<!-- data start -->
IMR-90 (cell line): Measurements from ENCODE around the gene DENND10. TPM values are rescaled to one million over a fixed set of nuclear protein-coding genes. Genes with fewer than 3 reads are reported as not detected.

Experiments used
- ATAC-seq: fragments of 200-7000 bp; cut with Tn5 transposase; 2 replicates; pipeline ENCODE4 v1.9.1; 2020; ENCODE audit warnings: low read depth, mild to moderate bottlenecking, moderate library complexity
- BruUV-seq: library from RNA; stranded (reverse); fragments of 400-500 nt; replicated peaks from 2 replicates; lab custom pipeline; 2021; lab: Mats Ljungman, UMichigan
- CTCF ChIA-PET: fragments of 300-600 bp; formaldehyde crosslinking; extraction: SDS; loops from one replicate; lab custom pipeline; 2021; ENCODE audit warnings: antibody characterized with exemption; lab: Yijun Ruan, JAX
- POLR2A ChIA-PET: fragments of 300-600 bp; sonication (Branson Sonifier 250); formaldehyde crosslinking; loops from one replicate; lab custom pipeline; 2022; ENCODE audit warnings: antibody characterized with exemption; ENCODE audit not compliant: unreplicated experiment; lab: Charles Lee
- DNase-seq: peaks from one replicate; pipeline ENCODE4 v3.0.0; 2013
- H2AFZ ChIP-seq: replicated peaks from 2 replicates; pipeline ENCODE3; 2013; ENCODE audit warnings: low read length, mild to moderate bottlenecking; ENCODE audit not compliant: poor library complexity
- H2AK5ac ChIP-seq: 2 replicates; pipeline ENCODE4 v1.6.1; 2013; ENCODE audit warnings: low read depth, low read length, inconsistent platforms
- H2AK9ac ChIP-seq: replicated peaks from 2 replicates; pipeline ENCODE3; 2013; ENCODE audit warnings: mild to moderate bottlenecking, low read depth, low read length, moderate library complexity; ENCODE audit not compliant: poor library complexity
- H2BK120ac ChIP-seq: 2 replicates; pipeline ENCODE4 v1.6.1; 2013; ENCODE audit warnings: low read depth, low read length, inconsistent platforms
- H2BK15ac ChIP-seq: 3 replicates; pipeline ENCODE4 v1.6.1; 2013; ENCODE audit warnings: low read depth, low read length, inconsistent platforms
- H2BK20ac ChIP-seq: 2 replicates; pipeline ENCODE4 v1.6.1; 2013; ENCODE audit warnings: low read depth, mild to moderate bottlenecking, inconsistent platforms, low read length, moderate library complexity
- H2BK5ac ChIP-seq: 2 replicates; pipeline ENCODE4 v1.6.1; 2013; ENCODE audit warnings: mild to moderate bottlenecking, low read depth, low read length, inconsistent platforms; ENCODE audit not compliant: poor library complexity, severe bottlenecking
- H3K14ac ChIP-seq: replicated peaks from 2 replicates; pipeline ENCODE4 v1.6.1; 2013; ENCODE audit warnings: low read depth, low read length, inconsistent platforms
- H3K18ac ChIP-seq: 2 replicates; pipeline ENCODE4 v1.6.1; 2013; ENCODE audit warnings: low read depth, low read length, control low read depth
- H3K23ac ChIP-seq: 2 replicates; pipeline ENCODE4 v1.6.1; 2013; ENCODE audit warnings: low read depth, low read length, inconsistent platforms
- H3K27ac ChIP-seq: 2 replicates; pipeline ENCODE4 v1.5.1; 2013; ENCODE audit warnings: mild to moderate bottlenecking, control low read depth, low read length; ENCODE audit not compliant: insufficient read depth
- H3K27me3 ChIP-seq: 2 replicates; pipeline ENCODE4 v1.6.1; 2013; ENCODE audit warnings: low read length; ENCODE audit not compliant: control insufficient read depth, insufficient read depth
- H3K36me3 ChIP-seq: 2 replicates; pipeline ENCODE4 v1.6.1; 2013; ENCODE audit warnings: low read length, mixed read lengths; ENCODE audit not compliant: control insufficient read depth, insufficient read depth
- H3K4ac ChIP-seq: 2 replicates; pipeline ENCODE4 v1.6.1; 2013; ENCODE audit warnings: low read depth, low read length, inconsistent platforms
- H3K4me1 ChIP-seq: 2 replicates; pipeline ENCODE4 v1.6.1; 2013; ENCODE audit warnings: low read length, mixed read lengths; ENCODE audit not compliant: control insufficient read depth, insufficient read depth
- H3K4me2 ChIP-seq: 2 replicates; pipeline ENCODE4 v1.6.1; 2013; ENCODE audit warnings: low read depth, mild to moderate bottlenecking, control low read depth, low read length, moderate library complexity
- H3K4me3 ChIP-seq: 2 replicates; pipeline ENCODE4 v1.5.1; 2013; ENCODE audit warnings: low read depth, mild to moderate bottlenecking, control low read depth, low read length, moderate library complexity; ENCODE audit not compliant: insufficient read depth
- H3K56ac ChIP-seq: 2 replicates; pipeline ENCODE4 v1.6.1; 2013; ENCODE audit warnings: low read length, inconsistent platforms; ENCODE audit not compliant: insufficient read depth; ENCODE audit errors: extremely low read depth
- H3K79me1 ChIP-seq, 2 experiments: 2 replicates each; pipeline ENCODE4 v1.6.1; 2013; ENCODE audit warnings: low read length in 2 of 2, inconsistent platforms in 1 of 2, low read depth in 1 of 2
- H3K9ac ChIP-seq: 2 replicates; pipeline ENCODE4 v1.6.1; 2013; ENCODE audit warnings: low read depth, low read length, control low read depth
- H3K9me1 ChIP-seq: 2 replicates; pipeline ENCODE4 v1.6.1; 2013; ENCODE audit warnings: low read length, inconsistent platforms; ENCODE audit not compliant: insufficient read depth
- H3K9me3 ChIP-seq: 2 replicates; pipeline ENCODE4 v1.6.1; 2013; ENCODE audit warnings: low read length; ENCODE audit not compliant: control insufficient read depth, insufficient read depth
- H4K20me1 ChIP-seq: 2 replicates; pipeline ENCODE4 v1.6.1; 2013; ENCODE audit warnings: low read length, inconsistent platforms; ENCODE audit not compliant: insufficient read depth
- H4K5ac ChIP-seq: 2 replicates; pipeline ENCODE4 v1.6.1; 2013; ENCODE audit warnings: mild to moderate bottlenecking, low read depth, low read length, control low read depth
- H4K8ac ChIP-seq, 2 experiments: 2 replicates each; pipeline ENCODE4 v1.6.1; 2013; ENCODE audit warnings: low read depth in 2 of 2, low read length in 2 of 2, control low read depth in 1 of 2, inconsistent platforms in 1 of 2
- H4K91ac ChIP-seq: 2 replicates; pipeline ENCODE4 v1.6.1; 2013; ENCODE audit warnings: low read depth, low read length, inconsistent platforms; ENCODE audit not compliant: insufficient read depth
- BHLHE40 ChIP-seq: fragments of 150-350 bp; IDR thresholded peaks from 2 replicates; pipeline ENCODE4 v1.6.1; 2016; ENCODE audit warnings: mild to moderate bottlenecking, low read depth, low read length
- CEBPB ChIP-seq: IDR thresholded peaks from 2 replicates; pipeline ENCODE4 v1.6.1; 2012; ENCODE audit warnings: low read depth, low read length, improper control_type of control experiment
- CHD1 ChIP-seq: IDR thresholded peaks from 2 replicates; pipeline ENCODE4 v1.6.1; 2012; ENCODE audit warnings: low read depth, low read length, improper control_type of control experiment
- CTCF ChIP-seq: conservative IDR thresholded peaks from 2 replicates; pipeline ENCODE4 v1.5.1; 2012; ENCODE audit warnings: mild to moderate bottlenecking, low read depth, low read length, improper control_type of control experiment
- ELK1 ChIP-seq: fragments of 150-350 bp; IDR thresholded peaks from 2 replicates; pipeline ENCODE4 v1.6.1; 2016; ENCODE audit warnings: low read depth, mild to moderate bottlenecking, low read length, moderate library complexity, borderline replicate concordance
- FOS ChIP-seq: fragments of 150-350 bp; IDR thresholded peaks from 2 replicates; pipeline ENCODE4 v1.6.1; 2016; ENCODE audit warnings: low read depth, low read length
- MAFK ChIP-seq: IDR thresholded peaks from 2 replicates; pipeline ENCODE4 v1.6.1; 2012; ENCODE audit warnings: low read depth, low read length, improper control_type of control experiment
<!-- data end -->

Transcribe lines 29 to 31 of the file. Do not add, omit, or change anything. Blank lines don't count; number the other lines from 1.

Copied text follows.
- H3K9me3 ChIP-seq: 2 replicates; pipeline ENCODE4 v1.6.1; 2013; ENCODE audit warnings: low read length; ENCODE audit not compliant: control insufficient read depth, insufficient read depth
- H4K20me1 ChIP-seq: 2 replicates; pipeline ENCODE4 v1.6.1; 2013; ENCODE audit warnings: low read length, inconsistent platforms; ENCODE audit not compliant: insufficient read depth
- H4K5ac ChIP-seq: 2 replicates; pipeline ENCODE4 v1.6.1; 2013; ENCODE audit warnings: mild to moderate bottlenecking, low read depth, low read length, control low read depth